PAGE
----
William Silverstein v. Keynetics Inc. et al

Filing 52

ORDER by Magistrate Judge Donna M. Ryu granting 6 Motion to Dismiss; granting 13 Motion to Dismiss; CONTINUING Case Management Conference to 8/31/2016 at 1:30 p.m. Joint CMC statement due by 8/24/2016. (dmrlc1, COURT STAFF) (Filed on 6/27/2016)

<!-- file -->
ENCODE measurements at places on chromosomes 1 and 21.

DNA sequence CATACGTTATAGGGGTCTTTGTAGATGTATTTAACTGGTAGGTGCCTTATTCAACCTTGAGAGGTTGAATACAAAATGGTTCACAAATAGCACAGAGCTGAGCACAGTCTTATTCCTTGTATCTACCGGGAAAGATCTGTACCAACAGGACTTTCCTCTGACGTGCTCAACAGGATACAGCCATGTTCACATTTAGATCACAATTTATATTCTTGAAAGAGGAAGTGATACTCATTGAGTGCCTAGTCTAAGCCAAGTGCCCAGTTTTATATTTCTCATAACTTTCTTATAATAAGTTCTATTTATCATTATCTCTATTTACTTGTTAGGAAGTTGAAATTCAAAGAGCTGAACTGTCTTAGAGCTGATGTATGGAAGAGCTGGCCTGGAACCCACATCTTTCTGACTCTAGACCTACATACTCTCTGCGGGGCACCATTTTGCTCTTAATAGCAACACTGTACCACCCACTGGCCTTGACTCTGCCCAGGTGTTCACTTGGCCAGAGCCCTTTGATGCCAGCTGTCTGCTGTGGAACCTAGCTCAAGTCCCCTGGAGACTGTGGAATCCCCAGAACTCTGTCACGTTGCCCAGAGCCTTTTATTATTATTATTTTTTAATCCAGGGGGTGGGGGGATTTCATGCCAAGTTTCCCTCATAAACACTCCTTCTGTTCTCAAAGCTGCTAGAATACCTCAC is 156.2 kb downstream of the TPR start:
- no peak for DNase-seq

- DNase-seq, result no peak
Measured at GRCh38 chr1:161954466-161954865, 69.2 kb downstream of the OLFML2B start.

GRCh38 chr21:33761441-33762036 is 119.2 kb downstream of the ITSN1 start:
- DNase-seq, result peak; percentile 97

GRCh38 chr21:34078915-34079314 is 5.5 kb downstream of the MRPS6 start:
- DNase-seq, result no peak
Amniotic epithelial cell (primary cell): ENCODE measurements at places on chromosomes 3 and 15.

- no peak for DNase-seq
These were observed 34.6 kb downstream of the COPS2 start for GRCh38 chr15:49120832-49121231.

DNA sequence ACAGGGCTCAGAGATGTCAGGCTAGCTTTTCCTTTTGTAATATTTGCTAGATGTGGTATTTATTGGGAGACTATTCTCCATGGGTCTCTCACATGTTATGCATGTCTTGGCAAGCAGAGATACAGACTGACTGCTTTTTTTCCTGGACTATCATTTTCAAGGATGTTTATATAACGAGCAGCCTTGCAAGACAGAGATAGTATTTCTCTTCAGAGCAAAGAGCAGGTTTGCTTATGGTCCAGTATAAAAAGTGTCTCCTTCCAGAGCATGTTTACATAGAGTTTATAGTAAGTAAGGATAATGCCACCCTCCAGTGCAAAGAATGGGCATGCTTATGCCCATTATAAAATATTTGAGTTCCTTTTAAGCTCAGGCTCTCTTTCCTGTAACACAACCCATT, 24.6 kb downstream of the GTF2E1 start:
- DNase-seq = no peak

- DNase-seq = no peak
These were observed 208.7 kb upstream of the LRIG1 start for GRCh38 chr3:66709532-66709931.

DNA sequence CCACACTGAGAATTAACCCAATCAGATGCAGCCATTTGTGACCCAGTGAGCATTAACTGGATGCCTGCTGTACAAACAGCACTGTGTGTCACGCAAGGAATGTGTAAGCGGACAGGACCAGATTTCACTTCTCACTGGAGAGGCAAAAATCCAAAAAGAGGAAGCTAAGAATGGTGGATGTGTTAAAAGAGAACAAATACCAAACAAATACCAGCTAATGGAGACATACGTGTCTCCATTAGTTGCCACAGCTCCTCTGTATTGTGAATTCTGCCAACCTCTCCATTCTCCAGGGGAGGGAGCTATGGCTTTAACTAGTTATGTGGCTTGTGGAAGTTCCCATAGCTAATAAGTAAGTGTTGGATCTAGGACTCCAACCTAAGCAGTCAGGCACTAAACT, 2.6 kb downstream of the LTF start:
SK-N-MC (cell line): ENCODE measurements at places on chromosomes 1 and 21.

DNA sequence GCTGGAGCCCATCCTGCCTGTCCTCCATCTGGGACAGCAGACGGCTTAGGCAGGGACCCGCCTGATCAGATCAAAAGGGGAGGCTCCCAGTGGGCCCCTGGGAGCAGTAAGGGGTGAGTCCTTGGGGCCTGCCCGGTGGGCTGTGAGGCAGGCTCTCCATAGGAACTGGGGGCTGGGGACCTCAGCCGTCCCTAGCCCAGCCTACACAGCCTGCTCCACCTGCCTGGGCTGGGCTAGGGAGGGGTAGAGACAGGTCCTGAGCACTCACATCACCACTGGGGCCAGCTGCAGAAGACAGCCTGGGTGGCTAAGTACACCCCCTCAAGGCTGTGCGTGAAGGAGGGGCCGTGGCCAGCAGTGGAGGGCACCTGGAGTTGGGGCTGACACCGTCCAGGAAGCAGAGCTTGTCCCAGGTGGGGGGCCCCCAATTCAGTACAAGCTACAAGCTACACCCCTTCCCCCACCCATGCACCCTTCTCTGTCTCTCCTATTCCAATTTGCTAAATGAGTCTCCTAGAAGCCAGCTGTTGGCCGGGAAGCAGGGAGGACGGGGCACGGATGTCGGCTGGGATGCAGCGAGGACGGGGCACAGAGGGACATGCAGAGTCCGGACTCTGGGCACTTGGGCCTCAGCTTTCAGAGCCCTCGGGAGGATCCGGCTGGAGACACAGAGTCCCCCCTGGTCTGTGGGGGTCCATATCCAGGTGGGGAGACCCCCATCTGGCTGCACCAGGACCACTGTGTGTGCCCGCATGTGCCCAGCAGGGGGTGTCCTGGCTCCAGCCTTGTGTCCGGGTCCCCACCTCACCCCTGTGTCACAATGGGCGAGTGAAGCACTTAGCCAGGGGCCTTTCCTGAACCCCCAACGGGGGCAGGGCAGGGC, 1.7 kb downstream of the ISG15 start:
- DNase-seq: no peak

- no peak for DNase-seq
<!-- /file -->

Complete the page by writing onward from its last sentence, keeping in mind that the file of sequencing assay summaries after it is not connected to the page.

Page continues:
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1 2 3 4 UNITED STATES DISTRICT COURT 5 NORTHERN DISTRICT OF CALIFORNIA 6 WILLIAM SILVERSTEIN, 7 Case No. 16-cv-00684-DMR Plaintiff, 8 v. ORDER ON MOTIONS TO DISMISS 9 KEYNETICS INC., et al., 10 Re: Dkt. Nos. 6, 13 Defendants. United States District Court Northern District of California 11 Defendants 418 Media LLC (“418 Media) and Lewis Howes, and specially appearing 12 13 Defendants Keynetics, Inc. (“Keynetics”) and Click Sales, Inc. (“Click Sales), separately move 14 pursuant to Federal Rules of Civil Procedure 12(b)(6) and 12(b)(2) to dismiss Plaintiff William 15 Silverstein’s amended complaint. [Docket Nos. 6, 13.] The court ordered the parties to file 16 supplemental briefing on the motions, which the parties timely filed. [Docket Nos. 34-36.] The 17 court held a hearing on April 28, 2016. For the following reasons, Defendants’ motions to dismiss 18 are granted because Plaintiff’s claims for relief are preempted by federal law. 19 I. The following facts are taken from the allegations in Plaintiff’s amended complaint, and 20 21 BACKGROUND are assumed to be true for purposes of this motion.1 Plaintiff brings this putative class action alleging violations of California’s restrictions on 22 23 unsolicited commercial email. Plaintiff is a member of the group “C, Linux and Networking 24 Group” on LinkedIn, a professional networking website. FAC ¶ 4. Through his membership in 25 that group, he received unlawful commercial emails (“spam” emails) that came from fictitiously 26 1 27 28 When reviewing a motion to dismiss for failure to state a claim, the court must “accept as true all of the factual allegations contained in the complaint.” Erickson v. Pardus, 551 U.S. 89, 94 (2007) (per curiam) (citation omitted). 1 named senders through the LinkedIn group email system. The emails were sent from the domain 2 “linkedin.com,” even though non-party LinkedIn did not authorize the use of its domain, and was 3 not the actual sender of the emails. Id. at ¶¶ 30, 42. 4 The bodies of the emails contain links to web pages at linkedinfluence.com, 5 paidsurveyauthority.com, takesurveysforcash.com, click4surveys.com, and 6 getcashforsurveys.com. Id. at ¶ 4. Plaintiff alleges upon information and belief that these links 7 “go through clickbank.net,” which is owned and operated by Click Sales, and that Click Sales is a 8 wholly owned subsidiary of Keynetics. Id. at ¶¶ 6, 14. He also alleges upon information and 9 belief that 418 Media owns the domain name linkedinfluence.com, and that Doe 2 is Lewis 10 United States District Court Northern District of California 11 Howes, an individual who owns and operates 418 Media. Id. at ¶ 12. Plaintiff alleges that the information in the “from” name field in the email headers falsely 12 states who is actually sending or advertising in the spam emails. Id. at ¶¶ 32, 34. For example, the 13 “from” names include “Liana Christian,” “Whitney Spence,” “Ariella Rosales,” and “Nona 14 Paine,” none of whom are the true senders of the emails. Moreover, the “from” names do not 15 identify the web page links contained in the bodies of the emails, nor do they appear to be 16 associated with any of the Defendants. Id. at ¶¶ 36, 37. 17 18 19 20 21 Plaintiff attached an exemplar email to his amended complaint. It contains the following email header information: From: Subject: Date: To: “Liana Christian” <groups-noreply@linkedin.com> [New discussion] How a newbie banked $5K THIS WEEK…What Nobody Told You About Sat, July 11, 2015 1:22 am “William Silverstein” <linkedin.com@[redacted]> 22 Id. at ¶ 26, Ex. A. The body of the email contains a web link. Id. Plaintiff received at least 86 23 spam emails from July 6, 2015 to November 17, 2015 advertising linkedinfluence.com, 24 paidsurveyauthority.com, takesurveysforcash.com, click4surveys.com, and 25 getcashforsurveys.com, all of which had falsified or misrepresented “from” names in their 26 headers. Id. at ¶¶ 35, 36. 27 28 Plaintiff asserts one claim for violation of California Business and Professions Code section 17529.5, which prohibits certain unlawful activities related to commercial email 2 1 advertisements. He seeks liquidated damages of $1,000 per unlawful email message, as well as 2 attorneys’ fees and costs. Id. at ¶¶ 65-71. Defendants 418 Media and Howes move pursuant to 3 Rule 12(b)(6) to dismiss Plaintiff’s amended complaint on three grounds: 1) Plaintiff’s section 4 17529.5 claims are preempted by the federal Controlling the Assault of Non-Solicited 5 Pornography and Marketing Act of 2003 (“CAN-SPAM Act”), 15 U.S.C. §§ 7701-7713; 2) the 6 amended complaint is not pled with the requisite specificity; and 3) Plaintiff does not plead 7 specific facts regarding Howes’s liability. Defendants Keynetics and Click Sales join in 418 8 Media and Howes’s motion to dismiss on the ground of federal preemption. [Docket No. 13 at 8.] 9 Keynetics and Click Sales also move pursuant to Rule 12(b)(6) for failure to state a claim against Keynetics, and pursuant to Rule 12(b)(2) to dismiss Plaintiff’s amended complaint for lack of 11 United States District Court Northern District of California 10 personal jurisdiction.2 12 II. LEGAL STANDARDS A motion to dismiss under Rule 12(b)(6) tests the legal sufficiency of the claims alleged in 13 14 the complaint. See Parks Sch. of Bus., Inc. v. Symington, 51 F.3d 1480, 1484 (9th Cir. 1995). 15 When reviewing a motion to dismiss for failure to state a claim, the court must “accept as true all 16 of the factual allegations contained in the complaint,” Erickson v. Pardus, 551 U.S. 89, 94 (2007) 17 (per curiam) (citation omitted), and may dismiss a claim “only where there is no cognizable legal 18 theory” or there is an absence of “sufficient factual matter to state a facially plausible claim to 19 relief.” Shroyer v. New Cingular Wireless Servs., Inc., 622 F.3d 1035, 1041 (9th Cir. 2010) (citing 20 Ashcroft v. Iqbal, 556 U.S. 662, 677-78 (2009); Navarro v. Block, 250 F.3d 729, 732 (9th Cir. 21 2001)) (quotation marks omitted). A claim has facial plausibility when a plaintiff “pleads factual 22 content that allows the court to draw the reasonable inference that the defendant is liable for the 23 misconduct alleged.” Iqbal, 556 U.S. at 678 (citation omitted). In other words, the facts alleged 24 must demonstrate “more than labels and conclusions, and a formulaic recitation of the elements of 25 a cause of action will not do.” Bell Atl. Corp. v. Twombly, 550 U.S. 554, 555 (2007) (citing 26 27 28 2 As discussed below, the court dismisses Plaintiff’s claims as preempted pursuant to Rule 12(b)(6). Therefore, it does not reach Defendants’ remaining arguments, including Keynetics and Click Sales’s motion to dismiss pursuant to Rule 12(b)(2) for lack of personal jurisdiction. 3 1 Papasan v. Allain, 478 U.S. 265, 286 (1986)); see Lee v. City of L.A., 250 F.3d 668, 679 (9th Cir. 2 2001), overruled on other grounds by Galbraith v. Cnty. of Santa Clara, 307 F.3d 1119 (9th Cir. 3 2002). 4 III. DISCUSSION 5 A. 6 California Business and Professions Code section 17529.5 governs unsolicited commercial Preemption 7 email. It provides that it is unlawful for a person or entity “to advertise in a commercial e-mail 8 advertisement either sent from California or sent to a California electronic mail address under any 9 of the following circumstances:” 10 (1) The e-mail advertisement contains or is accompanied by a thirdparty’s domain name without the permission of the third party. United States District Court Northern District of California 11 (2) The e-mail advertisement contains or is accompanied by falsified, misrepresented, or forged header information.3 This paragraph does not apply to truthful information used by a third party who has been lawfully authorized by the advertiser to use that information. 12 13 14 (3) The e-mail advertisement has a subject line that a person knows would be likely to mislead a recipient, acting reasonably under the circumstances, about a material fact regarding the contents or subject matter of the message. 15 16 17 Cal. Bus. & Prof. Code § 17529.5(a). Plaintiff alleges that the emails at issue violate section 18 17529.5(a)(1) because they were sent from the linkedin.com domain, even though LinkedIn did 19 not authorize the use of its domain and was not the actual sender of the emails. FAC at ¶¶ 30, 42. 20 He alleges that the emails violate section 17529(a)(2) because the “from” names misrepresent who 21 is advertising in the emails and who sent the emails. Id. at ¶¶ 32-34, 37, 41, 42. All Defendants move to dismiss on the ground that Plaintiff’s section 17529.5 claims are 22 23 preempted by the federal CAN-SPAM Act. The CAN-SPAM Act contains an express preemption 24 25 26 27 28 3 The California statute does not define the term “header information.” In Kleffman v. Vonage Holdings Corp., 49 Cal. 4th 334, 340 n.5 (2010), the California Supreme Court applied the CANSPAM Act’s definition of header information, which is “the source, destination, and routing information attached to an electronic mail message, including the originating domain name and originating electronic mail address, and any other information that appears in the line identifying, or purporting to identify, a person initiating the message.” (citing 15 U.S.C. § 7702(8)). 4 1 2 3 4 5 6 7 8 9 provision which provides as follows: (1) In general. This chapter supersedes any statute, regulation, or rule of a State or political subdivision of a State that expressly regulates the use of electronic mail to send commercial messages, except to the extent that any such statute, regulation, or rule prohibits falsity or deception in any portion of a commercial electronic mail message or information attached thereto. (2) State law not specific to electronic mail. This chapter shall not be construed to preempt the applicability of— (A) State laws that are not specific to electronic mail, including State trespass, contract, or tort law; or (B) other State laws to the extent that those laws relate to acts of fraud or computer crime. 10 15 U.S.C. § 7707(b) (emphasis added). United States District Court Northern District of California 11 The Ninth Circuit has interpreted the CAN-SPAM Act’s preemption clause as “broadly 12 preempt[ing] state regulation of commercial e-mail with limited, narrow exception. Congress 13 14 15 16 carved out from preemption state laws that proscribe ‘falsity or deception’ in commercial e-mail communications.” Gordon v. Virtumundo, Inc., 575 F.3d 1040, 1061 (9th Cir. 2009). Defendants make two preemption arguments. First, they assert that Plaintiff’s claims are preempted to the extent they challenge the fact that the names in the “from” field misrepresent the 17 actual email advertisers. Such claims do not address false or deceptive information, and instead 18 19 20 21 22 amount to a “content or labeling requirement.” See Gordon, 575 F.3d at 1064. Defendants also argue that any challenge to the fact that the emails violated LinkedIn’s user agreement is preempted, because breach of a user agreement is not a deceptive practice. Defs.’ Mot. at 7-8. In Gordon, the Ninth Circuit held that the CAN-SPAM Act’s exception from preemption for laws prohibiting “falsity” and “deception” refers to “‘traditionally tortious or wrongful 23 conduct.’” 575 F.3d at 1062 (citing Omega World Travel, Inc. v. Mummagraphics, Inc., 469 F.3d 24 348, 354 (4th Cir. 2006)). Thus, in order to satisfy the preemption exception, the false or 25 deceptive information in a commercial email must be material. Id. In reaching this conclusion, 26 27 the Ninth Circuit agreed with the Fourth Circuit’s reasoning in Omega that “Congress could not have intended, by way of the carve-out language, to allow states to enact laws that prohibit ‘mere 28 5 1 error’ or ‘insignificant inaccuracies’ . . . ‘because allowing a state to attach liability to bare 2 immaterial error in commercial e-mails would be inconsistent with the federal Act’s preemption 3 text and structure.’” Id. at 1061 (quoting Omega, 469 F.3d at 354-55). Therefore, in order to 4 prevail on a state law claim alleging false or deceptive header information in a commercial email 5 and avoid CAN-SPAM Act preemption, a plaintiff must be able to demonstrate that the header 6 information violates the state statute and contains material misrepresentations. See Wagner v. 7 Spire Vision LLC, No. C 13-04952 WHA, 2015 WL 876514, at *3 (N.D. Cal. Feb. 27, 2015); Asis 8 Internet Services v. Member Source Media, LLC, No. C-08-1321 EMC, 2010 WL 1610066, at *4 9 (N.D. Cal. April 20, 2010) (“In Gordon, the Ninth Circuit clearly held that falsity and deception as 10 used in the CAN-SPAM preemption provision require that a misrepresentation be material.”). After interpreting the CAN-SPAM Act’s preemption clause, the Ninth Circuit in Gordon United States District Court Northern District of California 11 12 reviewed the district court’s conclusion that the plaintiff’s state law claim was preempted. The 13 plaintiff in Gordon argued that the defendant violated Washington’s Commercial Electronic Mail 14 Act (“CEMA”) by sending emails with header information that misrepresented the senders’ 15 identity.4 Defendant, a company called Virtumundo, sent emails from addresses such as 16 “CriminalJustice@vm-mail.com,” “PublicSafetyDegrees@vmadmin.com,” and “TradeIn@vm- 17 mail.com.” Gordon, 575 F.3d at 1063. Although the Gordon plaintiff conceded that he was not 18 misled or deceived by the information in the “from” lines, he nevertheless argued that “the headers 19 . . . violate[d] CEMA because they fail[ed] to clearly identify Virtumundo as the e-mails’ sender 20 and therefore misrepresent[ed] or obscure[d] the identity of the sender.” Id. The Ninth Circuit affirmed, finding that the plaintiff’s claim was for “incomplete or less 21 22 than comprehensive information regarding the [identify of the email] sender.” Id. at 1064. Such 23 actions do not amount to “falsity or deception” under the CAN-SPAM Act because “[t]here is of 24 course nothing inherently deceptive in [defendant’s] use of fanciful domain names.” Id. at 1063. 25 26 27 28 4 The plaintiff in Gordon alleged the defendant violated a provision of CEMA that prohibited the transmission of a commercial electronic email message that “[u]ses a third party’s internet domain name without permission of the third party, or otherwise misrepresents or obscures any information in identifying the point of origin or the transmission path of a commercial electronic mail message.” Gordon, 575 F.3d at 1057 (citing Wash. Rev. Code § 19.190.020(1)(a)). 6 1 The court noted (and the plaintiff conceded) that the domain registrant could readily be identified 2 by using a “reverse-look-up” database. Id. at 1064. The court concluded that the plaintiff’s 3 “technical allegations regarding the header information [found] no basis in traditional tort 4 theories,” and therefore were preempted. Id. at 1064. The Gordon plaintiff broadly argued that a spam emailer’s attempt to obscure the identity 5 6 of the sender amounts to actionable, non-preempted deception. Thus, according to the plaintiff, 7 “the only information that could be used in the ‘from name’ field that would not misrepresent is 8 the name of the ‘person or entity who actually sent the e-mail, or perhaps . . . the person or entity 9 who hired the [sender] to send the email on their behalf.” Id. at 1064 (second alteration in original). The court rejected this theory. It held that “[t]he CAN-SPAM Act does not impose such 11 United States District Court Northern District of California 10 a requirement,” and found that “[t]o the extent such a content or labeling requirement may exist 12 under state law, it is clearly subject to preemption.” Id. (citing S. Rep. No. 108-102, at 21-22 13 (“State law requiring some or all commercial e-mail to carry specific types of labels . . . or contain 14 specified content, would be preempted.”)); see also Kleffman v. Vonage Holdings Corp., No. CV 15 07-2406GAFJWJX, 2007 WL 1518650, at *3 (C.D. Cal. May 23, 2007) (dismissing section 16 17529.5(a)(2) claim based on falsified headers, holding “the claim that the failure to include 17 [defendant’s] name in the email is clearly preempted.” (citing S. Rep. No. 108-102, at 21-22)).5 Here, Plaintiff alleges that the information in the email headers is deceptive because it 18 19 “misrepresents who is advertising in the email.” FAC ¶ 33; see also FAC ¶¶ 34, 37, 40. Plaintiff 20 asserts that the header information is deceptive in two ways. First, he contends that the sender 21 names (e.g., “Liana Christian”) are fictitious and false. Second, Plaintiff asserts that the actual 22 23 24 25 26 27 28 5 The Ninth Circuit in Gordon did not analyze whether the state statute was itself preempted by the CAN-SPAM Act; instead, it determined preemption by examining the particular claims brought under the statute. Other courts have followed this approach. For example, in Asis Internet Services v. Member Source Media, LLC, No. C-08-1321 EMC, 2010 WL 1610066, at *4 (N.D. Cal. April 20, 2010), the court dismissed as preempted a claim that it found “amounted to the same allegations that the plaintiff in Gordon made: that the header information was deceptive because it did not clearly identify [the defendant] as the sender.” See also Kleffman, 2007 WL 1518650, at *3 n.1 (finding the plaintiff’s authorities “unpersuasive, as they merely compared the language of the statutes at issue to the savings clause, as opposed to examining the nature of the plaintiffs’ theory of liability.”). 7 1 senders further hid their identities by using the linkedin.com domain to send the emails, thereby 2 “hijacking” LinkedIn’s goodwill. Plaintiff’s claim amounts to the same preempted allegations made in Gordon; i.e., that the 3 header information is deceptive because it does not clearly identify either the email sender or the 5 entity advertising in the body of the email. See Gordon, 575 F.3d at 1063. To be sure, Plaintiff’s 6 allegations differ from those made in Gordon. In Gordon, the plaintiff challenged the defendant’s 7 use of domain names that did not clearly identify defendant Virtumundo as the emails’ sender, 8 such as “vmmail.com,” “vmadmin.com,” “vtarget.com,” and “vmlocal.com.” Id. at 1064. Here, 9 Plaintiff alleges that the email headers include “false or misrepresented” sender names, (e.g., 10 “Liana Christian”), separate and apart from the domain name (i.e., “linkedin.com”). Plaintiff 11 United States District Court Northern District of California 4 claims that this practice is particularly deceptive because the emails misappropriate LinkedIn's 12 goodwill, as they are sent through the linkedin.com domain without permission. This is a difference without a distinction. The gravamen of Plaintiff’s claim is identical to 13 14 the theory that the Ninth Circuit has already rejected. Plaintiff alleges that the emails are 15 deceptive because the headers do not reveal “who is advertising in the email.” FAC ¶¶ 33, 34. 16 Plaintiff does not claim that the email headers contain fraudulent information. For example, he 17 does not allege that “Liana Christian” is an actual person, and that the email sender masqueraded 18 as her, thereby misappropriating her identity.6 Plaintiff also does not allege that the headers were 19 deceptive because the emails appeared to come from the linkedin.com domain, for, as Plaintiff 20 concedes, all of the emails did come from the linkedin.com domain. The alleged violation of 21 LinkedIn’s user agreement might amount to a breach of contract, but the headers do not falsely or 22 deceptively misrepresent the domain from which the emails actually traveled. Plaintiff also does not allege that the header information deceived him into believing that 23 24 the email was not commercial in nature,7 or that he could not identify the true sender. In fact, like 25 6 26 27 28 This practice is known as “email spoofing,” by which “the header of an e-mail appears to have originated from someone or somewhere other than the actual source.” Dep’t of Justice News Release, “FBI Says Web ‘Spoofing’ Scams Are a Growing Problem” (July 21, 2003) 2003 WL 21692056 (D.O.J.). 7 It is unlikely Plaintiff could plausibly allege that he was deceived, given the clearly commercial 8 1 the plaintiff in Gordon, Plaintiff admits that he was able to ascertain the true sender, and 2 acknowledges that all of the emails at issue advertised the same five websites.8 Accordingly, the court concludes that the headers at issue in this case are not meaningfully 3 4 different from the headers at issue in Gordon, which the Ninth Circuit held did not “rise[] to the 5 level of ‘falsity or deception’ within the meaning of the CAN-SPAM Act’s preemption clause.” 6 See Gordon, 575 F.3d at 1064. Gordon is the governing Ninth Circuit precedent on the issue of CAN-SPAM Act 7 preemption. Unfortunately, Plaintiff did not address or distinguish Gordon in his opposition 9 brief,9 and Defendants did not discuss Gordon at length in their submissions. Accordingly, before 10 the hearing, the court ordered the parties to submit supplemental briefing addressing, among other 11 United States District Court Northern District of California 8 things, the applicability of Gordon to this case. [Docket No. 33.] In his supplemental brief, 12 Plaintiff distinguishes Gordon on the basis that it examined preemption of Washington state law, 13 not section 17529.5. This is not a persuasive distinction. Plaintiff also argues that Gordon did not 14 15 16 subject line of the exemplar email: “How a newbie banked $5K THIS WEEK…What Nobody Told You About.” 17 8 18 19 20 21 22 23 24 25 26 27 28 To the extent that Plaintiff contends that the “from” field must include the names of the entities advertising in the emails, that is precisely the type of content or labeling requirement that the Ninth Circuit has held to be “clearly subject to preemption.” Gordon, 575 F.3d at 1064. 9 In his opposition, Plaintiff cites a number of cases in which district courts addressed whether a plaintiff seeking relief under section 17529.5 must allege and prove all of the elements of common law fraud, including reliance and damages, in order to satisfy the CAN-SPAM Act’s preemption exception. See, e.g., Wagner v. Spire Vision, No. C 13-04952 WHA, 2014 WL 889483, at *2-3 (N.D. Cal. March 3, 2014); Asis Internet Servs. v. Vistaprint USA, Inc., 617 F. Supp. 2d 989, 99294 (N.D. Cal. 2009); Hoang v. Reunion.com, No. C-08-3518 MMC, 2010 WL 1340535, at *4-6 (N.D. Cal. March 31, 2010); Asis Internet Servs. v. Subscriberbase Inc., No. 09-3503 SC, 2009 WL 4723338, at *3 (N.D. Cal. Dec. 4, 2009). These cases are inapposite because they did not address the issue before this court; specifically, whether the allegations of falsity or deception rise to the level required to escape preemption under Gordon. It is not clear why Plaintiff cited these cases, as Defendants do not contend that Plaintiff’s claims are preempted because he failed to allege reliance and damages. However, the court notes that 418 Media and Howes improperly made this argument for the first time in their supplemental brief. [See Docket No. 34.] The court will not consider arguments raised for the first time on reply. See United States ex rel. Giles v. Sardie, 191 F. Supp. 2d 1117, 1127 (C.D. Cal. 2000) (“It is improper for a moving party to introduce new facts or different legal arguments in the reply brief than those presented in the moving papers.”). 9 1 address the precise issue here, which involves Defendants’ alleged deception by sending emails 2 through LinkedIn without permission. However, as analyzed above, the factual differences 3 between Gordon and this case do not support a different outcome. Rather than attempt to grapple meaningfully with Gordon, Plaintiff relies primarily on 4 Balsam v. Trancos, Inc., 203 Cal. App. 4th 1083 (2012). That case is distinguishable. In Balsam, 6 the court held that “header information in a commercial e-mail is falsified or misrepresented for 7 purposes of section 17529.5(a)(2) when it uses a sender domain name that neither identifies the 8 actual sender on its face nor is readily traceable to the sender using a publicly available online 9 database such as WHOIS.” Id. at 1101 (emphasis in original). The Balsam defendant explicitly 10 conceded that it deliberately hid its identity “behind an impenetrable shield of made-up [domain] 11 United States District Court Northern District of California 5 names.” 203 Cal. App. 4th at 1099. The court concluded that the plaintiff’s claims were not 12 preempted by the CAN-SPAM Act because the defendant’s “deliberate use of randomly chosen, 13 untraceable domain names . . . for the stated purpose of concealing its role in sending them” 14 involved “deception as to a material matter—the sender’s identity—as well as an element of 15 wrongful conduct.” Id. at 1102-03.10 Unlike the plaintiff in Balsam, Plaintiff does not allege that the headers of the emails at 16 17 issue contained false and untraceable domain names. He admits that all were sent from 18 linkedin.com, a readily identifiable domain. Plaintiff also does not allege that he could not 19 determine the actual email senders; to the contrary, he alleges that the emails contained links to 20 five web pages operated by Defendants. FAC ¶¶ 4, 27, 36. Finally, at oral argument Plaintiff appeared to contend that the emails were deceptive 21 22 because he was required to open them in order to determine the identity of the actual senders. The 23 California Court of Appeal has rejected this argument. In Balsam, the court based its ruling on the 24 fact that the sender deliberately used untraceable domain names. But the court explicitly 25 “express[ed] no judgment about other circumstances in which . . . the presence of other 26 27 28 10 As Plaintiff relies so heavily on Balsam, it is important to note that Balsam did not address the fact that the Ninth Circuit had held that the CAN-SPAM Act preempts any state law requirement that the actual sender be identified in a commercial email header. See Gordon, 575 F.3d at 1064. 10 1 information identifying the sender in the body of the e-mail could affect liability under the 2 statute.” 203 Cal. App. 4th at 1101 n.17. Two years after Balsam was decided, the California 3 Court of Appeal in Rosolowski v. Guthy-Renker LLC, 230 Cal. App. 4th 1403, 1407 (2014), held 4 that “a header line does not misrepresent the identity of the sender merely because it does not 5 identify the official name of the entity which sent the e-mail, or merely because it does not identify 6 an entity whose domain name is traceable from an online database, provided the sender’s identity 7 is readily ascertainable from the body of the e-mail.” (emphasis added). See also Wagner, 2015 8 WL 876514, at *4-5 (granting summary judgment on 17529.5(a)(2) claim because emails in 9 question “provided a hyperlink to the advertiser’s website, an unsubscribe link, and a mailing address for the sender. The sender’s identity could thus be readily ascertained from the bodies of 11 United States District Court Northern District of California 10 the emails.”). Here, Plaintiff admits that the bodies of the emails readily reveal the identity of the 12 senders. Accordingly, Plaintiff’s claim that he was required to open the emails in order to 13 determine their senders is not actionable. 14 In sum, the court concludes that as in Gordon, Plaintiff’s “alleged header deficiencies 15 relate to, at most, non-deceptive statements or omissions and a heightened content or labeling 16 requirement.” See Gordon, 575 F.3d at 1064. They are accordingly preempted by the CAN- 17 SPAM Act. The court therefore need not reach Defendants’ remaining arguments. 18 B. 19 Federal Rule of Civil Procedure 15(a) establishes that leave to amend “shall be freely given Leave to Amend 20 when justice so requires.” In general, valid reasons for denying leave to amend include undue 21 delay, bad faith, prejudice, and futility. Foman v. Davis, 371 U.S. 178, 182 (1962). Here, 22 Plaintiff’s sole claim is for violation of section 17529.5. While the court has serious doubts about 23 Plaintiff’s ability to plead his claims to escape federal preemption, it cannot categorically state that 24 Plaintiff’s claims are futile. Accordingly, Plaintiff is granted leave to amend the complaint. 25 IV. 26 CONCLUSION For the foregoing reasons, Plaintiff’s complaint is dismissed as preempted. Plaintiff may 27 file an amended complaint in conformance with this order within 14 days of the date of this order. 28 The June 29, 2016 case management conference is CONTINUED to August 31, 2016, with the 11 parties’ joint CMC statement due by August 24, 2016. ER H 7 8 9 10 11 United States District Court Northern District of California R NIA FO RT 6 ______________________________________ yu DonnaDonna M. R M. Ryu Judge United States Magistrate Judge NO 5 Dated: June 27, 2016 DERED O OR IT IS S LI 4 IT IS SO ORDERED. 12 13 14 15 16 17 18 19 20 21 22 23 24 25 26 27 28 12 A 3 UNIT ED 2 S DISTRICT TE C TA RT U O S 1 N F D IS T IC T O R C